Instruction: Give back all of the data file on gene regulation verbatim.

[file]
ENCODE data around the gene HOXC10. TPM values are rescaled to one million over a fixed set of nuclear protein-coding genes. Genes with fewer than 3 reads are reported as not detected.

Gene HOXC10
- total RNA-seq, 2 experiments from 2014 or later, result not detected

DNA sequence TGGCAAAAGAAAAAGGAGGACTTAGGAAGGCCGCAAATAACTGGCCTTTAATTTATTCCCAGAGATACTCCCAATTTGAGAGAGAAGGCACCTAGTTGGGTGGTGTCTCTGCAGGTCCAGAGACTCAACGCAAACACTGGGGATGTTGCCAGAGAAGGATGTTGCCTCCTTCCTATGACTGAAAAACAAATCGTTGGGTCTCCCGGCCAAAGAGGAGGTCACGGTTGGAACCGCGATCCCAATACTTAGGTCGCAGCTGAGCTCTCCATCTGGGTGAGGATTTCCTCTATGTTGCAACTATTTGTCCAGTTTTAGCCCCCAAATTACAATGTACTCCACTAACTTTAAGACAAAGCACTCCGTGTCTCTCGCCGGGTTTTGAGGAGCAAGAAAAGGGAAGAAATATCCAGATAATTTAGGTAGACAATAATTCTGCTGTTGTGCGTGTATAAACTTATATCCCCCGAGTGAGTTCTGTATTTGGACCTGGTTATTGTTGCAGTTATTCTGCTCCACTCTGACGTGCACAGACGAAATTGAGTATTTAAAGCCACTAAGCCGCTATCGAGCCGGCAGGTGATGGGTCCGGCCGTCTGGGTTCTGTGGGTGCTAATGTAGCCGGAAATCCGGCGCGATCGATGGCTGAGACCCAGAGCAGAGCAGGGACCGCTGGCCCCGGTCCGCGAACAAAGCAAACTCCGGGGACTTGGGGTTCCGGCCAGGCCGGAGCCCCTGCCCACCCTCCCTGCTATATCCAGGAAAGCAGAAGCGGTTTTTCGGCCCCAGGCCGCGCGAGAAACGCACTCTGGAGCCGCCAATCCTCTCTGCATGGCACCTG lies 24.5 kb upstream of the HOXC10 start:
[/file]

ENCODE data around the gene HOXC10. TPM values are rescaled to one million over a fixed set of nuclear protein-coding genes. Genes with fewer than 3 reads are reported as not detected.

Gene HOXC10
- total RNA-seq, 2 experiments from 2014 or later, result not detected

DNA sequence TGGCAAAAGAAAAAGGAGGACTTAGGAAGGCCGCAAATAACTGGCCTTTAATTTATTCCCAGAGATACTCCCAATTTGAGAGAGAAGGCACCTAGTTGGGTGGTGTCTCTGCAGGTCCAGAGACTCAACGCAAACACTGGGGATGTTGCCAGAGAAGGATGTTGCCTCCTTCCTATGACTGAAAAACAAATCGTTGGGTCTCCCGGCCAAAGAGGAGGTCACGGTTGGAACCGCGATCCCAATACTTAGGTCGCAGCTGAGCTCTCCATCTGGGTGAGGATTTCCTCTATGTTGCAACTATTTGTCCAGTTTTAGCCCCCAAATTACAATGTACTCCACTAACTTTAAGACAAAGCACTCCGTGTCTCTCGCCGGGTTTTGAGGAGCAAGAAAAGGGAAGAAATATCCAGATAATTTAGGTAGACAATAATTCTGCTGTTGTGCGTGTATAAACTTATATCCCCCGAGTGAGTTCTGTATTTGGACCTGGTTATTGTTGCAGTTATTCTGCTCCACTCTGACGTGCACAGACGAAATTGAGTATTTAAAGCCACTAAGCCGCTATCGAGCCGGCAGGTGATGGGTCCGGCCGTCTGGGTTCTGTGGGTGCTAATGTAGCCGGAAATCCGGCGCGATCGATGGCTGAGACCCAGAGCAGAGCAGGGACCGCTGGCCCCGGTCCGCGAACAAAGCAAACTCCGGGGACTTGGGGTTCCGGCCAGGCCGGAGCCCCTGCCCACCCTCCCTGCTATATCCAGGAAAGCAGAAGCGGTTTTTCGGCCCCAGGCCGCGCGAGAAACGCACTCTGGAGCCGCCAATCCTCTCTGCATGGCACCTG lies 24.5 kb upstream of the HOXC10 start: